Sociologist and professor Dr. David Pilgrim tells the story of how he established the Jim Crow Museum–a unique teaching tool to help people gain a new perspective on racism in America. He considers the broader implications of the museum and encourages us to keep having meaningful conversations about race. Dr. David Pilgrim is a dynamic public speaker and one of this country’s leading experts on issues relating to multiculturalism, diversity, and race relations. He has been interviewed by National Public Radio, Time magazine, the British Broadcasting Corporation, and dozens of newspapers, including the New York Times, Washington Post, Boston Globe, Chicago Tribune, and the Los Angeles Times. He is best known as the founder and curator of the Jim Crow Museum—a 12,000-piece collection of racist artifacts located at Ferris State University. The museum uses objects of intolerance to teach tolerance and promote social justice. He is the author of Understanding Jim Crow (PM Press, 2015), and Watermelons, Nooses, and Straight Razors (PM Press, 2017). His other writings appear on the museum’s web site (www.ferris.edu/jimcrow). He has delivered lectures at many institutions.
Dr. Pilgrim is an applied sociologist with a doctorate from The Ohio State University. He believes that racism can be objectively studied and creatively assailed. In 2004, he produced the documentary Jim Crow’s Museum to explain his approach to battling racism. The film won several awards including Best Documentary at the 2004 Flint Film Festival. Marc Haefele, a film critic at the Los Angeles Daily News called the documentary, a “grisly low-key masterpiece.” Jim Crow’s Museum is shown nationally on affiliates of the Public Broadcasting Service (PBS). He created two traveling exhibitions to take the Jim Crow Museum’s lessons to a national audience.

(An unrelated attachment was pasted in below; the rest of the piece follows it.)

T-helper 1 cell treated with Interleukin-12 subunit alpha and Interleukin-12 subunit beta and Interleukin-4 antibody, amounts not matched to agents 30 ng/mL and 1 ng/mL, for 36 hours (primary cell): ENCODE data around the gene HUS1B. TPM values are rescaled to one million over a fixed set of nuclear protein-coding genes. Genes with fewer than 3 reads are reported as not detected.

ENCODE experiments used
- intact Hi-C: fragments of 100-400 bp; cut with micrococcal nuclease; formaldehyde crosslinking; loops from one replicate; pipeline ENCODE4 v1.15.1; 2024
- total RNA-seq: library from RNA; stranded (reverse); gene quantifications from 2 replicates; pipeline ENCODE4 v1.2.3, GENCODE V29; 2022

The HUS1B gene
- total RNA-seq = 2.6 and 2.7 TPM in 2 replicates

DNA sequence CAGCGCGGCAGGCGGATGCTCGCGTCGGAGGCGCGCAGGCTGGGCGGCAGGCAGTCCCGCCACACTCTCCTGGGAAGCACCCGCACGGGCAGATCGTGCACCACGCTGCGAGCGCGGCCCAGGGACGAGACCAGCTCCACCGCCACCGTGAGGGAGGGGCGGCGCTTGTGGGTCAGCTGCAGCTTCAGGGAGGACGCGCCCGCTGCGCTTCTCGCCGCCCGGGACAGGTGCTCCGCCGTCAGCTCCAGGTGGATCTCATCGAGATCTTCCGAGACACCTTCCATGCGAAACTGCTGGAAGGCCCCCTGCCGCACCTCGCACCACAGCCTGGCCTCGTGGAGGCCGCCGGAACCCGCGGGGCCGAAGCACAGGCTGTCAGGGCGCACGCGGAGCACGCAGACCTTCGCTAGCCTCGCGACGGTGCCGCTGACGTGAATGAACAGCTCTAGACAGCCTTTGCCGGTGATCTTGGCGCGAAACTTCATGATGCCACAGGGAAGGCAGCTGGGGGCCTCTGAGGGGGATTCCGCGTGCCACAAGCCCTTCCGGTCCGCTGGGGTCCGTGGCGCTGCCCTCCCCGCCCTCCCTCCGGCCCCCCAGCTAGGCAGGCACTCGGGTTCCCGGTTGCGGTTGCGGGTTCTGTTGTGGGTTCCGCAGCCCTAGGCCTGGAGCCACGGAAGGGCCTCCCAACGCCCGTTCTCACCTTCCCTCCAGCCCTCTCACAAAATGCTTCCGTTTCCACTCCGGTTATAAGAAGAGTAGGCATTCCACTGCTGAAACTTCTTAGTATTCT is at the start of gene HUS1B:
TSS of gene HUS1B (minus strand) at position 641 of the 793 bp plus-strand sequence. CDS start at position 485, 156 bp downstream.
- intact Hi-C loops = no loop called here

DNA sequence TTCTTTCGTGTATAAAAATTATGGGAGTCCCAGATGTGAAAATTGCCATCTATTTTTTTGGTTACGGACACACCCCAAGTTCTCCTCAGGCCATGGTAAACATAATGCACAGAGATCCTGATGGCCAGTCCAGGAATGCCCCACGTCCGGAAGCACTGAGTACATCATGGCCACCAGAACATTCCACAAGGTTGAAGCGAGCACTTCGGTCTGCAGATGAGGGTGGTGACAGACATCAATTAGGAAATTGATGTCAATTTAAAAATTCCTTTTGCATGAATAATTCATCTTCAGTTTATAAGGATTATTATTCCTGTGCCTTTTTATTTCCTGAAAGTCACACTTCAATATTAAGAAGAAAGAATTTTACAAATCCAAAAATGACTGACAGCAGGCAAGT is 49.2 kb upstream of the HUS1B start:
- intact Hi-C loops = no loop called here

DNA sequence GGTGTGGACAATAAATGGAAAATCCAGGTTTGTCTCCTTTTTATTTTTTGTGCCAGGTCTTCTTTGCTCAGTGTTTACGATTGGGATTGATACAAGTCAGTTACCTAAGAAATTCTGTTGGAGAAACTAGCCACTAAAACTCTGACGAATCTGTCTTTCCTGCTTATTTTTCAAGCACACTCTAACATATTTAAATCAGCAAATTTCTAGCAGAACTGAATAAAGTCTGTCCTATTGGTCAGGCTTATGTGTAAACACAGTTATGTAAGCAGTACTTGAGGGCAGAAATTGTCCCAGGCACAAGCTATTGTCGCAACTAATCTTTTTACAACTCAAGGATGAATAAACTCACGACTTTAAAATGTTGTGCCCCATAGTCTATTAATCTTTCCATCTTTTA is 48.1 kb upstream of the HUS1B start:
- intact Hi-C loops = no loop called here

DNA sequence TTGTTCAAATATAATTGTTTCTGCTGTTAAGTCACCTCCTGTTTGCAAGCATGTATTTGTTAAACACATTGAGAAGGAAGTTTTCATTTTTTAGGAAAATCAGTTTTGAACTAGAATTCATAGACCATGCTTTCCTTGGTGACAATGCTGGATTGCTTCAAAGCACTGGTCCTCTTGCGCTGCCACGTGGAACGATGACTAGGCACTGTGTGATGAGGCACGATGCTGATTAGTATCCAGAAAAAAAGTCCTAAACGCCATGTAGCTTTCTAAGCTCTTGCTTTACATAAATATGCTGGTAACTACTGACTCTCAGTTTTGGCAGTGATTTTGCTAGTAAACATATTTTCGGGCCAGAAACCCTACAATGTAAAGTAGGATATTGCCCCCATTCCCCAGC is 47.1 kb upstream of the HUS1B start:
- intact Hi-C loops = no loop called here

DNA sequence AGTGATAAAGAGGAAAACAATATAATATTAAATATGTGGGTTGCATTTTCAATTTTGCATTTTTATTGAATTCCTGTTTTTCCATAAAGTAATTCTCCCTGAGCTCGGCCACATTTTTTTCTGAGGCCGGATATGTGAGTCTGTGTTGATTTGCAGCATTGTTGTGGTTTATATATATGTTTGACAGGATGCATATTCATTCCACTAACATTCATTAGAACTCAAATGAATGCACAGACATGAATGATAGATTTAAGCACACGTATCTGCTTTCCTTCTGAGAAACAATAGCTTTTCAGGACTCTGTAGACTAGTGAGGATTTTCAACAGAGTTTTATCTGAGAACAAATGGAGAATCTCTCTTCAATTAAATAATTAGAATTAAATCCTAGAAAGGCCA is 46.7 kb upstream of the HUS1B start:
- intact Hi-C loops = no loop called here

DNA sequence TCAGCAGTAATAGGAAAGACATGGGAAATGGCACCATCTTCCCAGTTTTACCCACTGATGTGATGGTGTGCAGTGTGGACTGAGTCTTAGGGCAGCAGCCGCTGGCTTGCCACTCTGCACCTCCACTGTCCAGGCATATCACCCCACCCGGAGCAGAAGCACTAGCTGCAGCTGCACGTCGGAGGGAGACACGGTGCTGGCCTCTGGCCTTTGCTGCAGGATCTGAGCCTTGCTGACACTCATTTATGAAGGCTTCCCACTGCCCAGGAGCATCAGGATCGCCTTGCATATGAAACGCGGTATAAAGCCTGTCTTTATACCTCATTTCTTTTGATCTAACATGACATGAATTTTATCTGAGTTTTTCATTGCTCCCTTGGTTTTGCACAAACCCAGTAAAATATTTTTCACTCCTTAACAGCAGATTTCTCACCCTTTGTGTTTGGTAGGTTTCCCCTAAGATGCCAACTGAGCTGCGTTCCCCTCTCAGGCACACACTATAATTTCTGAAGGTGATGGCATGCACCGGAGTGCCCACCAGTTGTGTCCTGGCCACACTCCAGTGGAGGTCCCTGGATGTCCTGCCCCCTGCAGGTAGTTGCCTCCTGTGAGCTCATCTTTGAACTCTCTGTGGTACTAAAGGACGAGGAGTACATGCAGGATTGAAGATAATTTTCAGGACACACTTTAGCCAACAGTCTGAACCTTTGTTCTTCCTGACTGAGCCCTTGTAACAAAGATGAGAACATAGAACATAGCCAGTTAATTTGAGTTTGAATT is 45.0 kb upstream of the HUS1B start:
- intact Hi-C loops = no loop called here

Hateful Things is a 39-unit traveling exhibition of objects found in the Jim Crow Museum. The objects are accompanied by didactic panels that place the images in the proper historical context—offering insight into their past and present popularity—and effects. Hateful Things has traveled to many institutions, including Aquinas College, Delta College, Utah Valley State College, and the Black Holocaust Museum. Dr. Pilgrim, in 2005, created a second traveling exhibition, Them: Images of Separation, a 35-unit exhibition that deals with the stereotyping of women, poor Whites, gays, Jewish Americans, Native Americans, Mexican Americans, African Americans, and Asian Americans—and others. He believes that Reverend Martin Luther King, Jr. was right when he said, “Injustice anywhere is a threat to justice everywhere.” Diversity is more than a black-white issue; more, indeed, than a racial issue. In 2006, Dr. Pilgrim served as a consultant to Will Smith (directorial debut) for the UPN television show, All of Us. Mr. Smith wanted to make sure that the episode—called “The N- Word”—dealt with issues of race and racism in a non-stereotypical fashion. Articulate, accomplished, and passionate, Dr. Pilgrim challenges audiences to think deeply about diversity and race relations. He is a gifted teacher—Ferris State University Distinguished Teacher for 2003—and a dynamic orator known for objective, insightful analysis—and a biting sense of humor. He is a wonderful storyteller. Dr. Pilgrim has spent his adult life using objects of intolerance to teach tolerance. It works. No audience is left unmoved. His goal is to get people talking about diversity and race relations in meaningful ways—and, then, to go and do something positive. This talk was given at a TEDx event using the TED conference format but independently organized by a local community. Learn more at https://www.ted.com/tedx
Buy Understanding Jim Crow: Using Racist Memorabilia to Teach Tolerance and Promote Social Justice
Buy Watermelons, Nooses, and Straight Razors: Stories from the Jim Crow Museum
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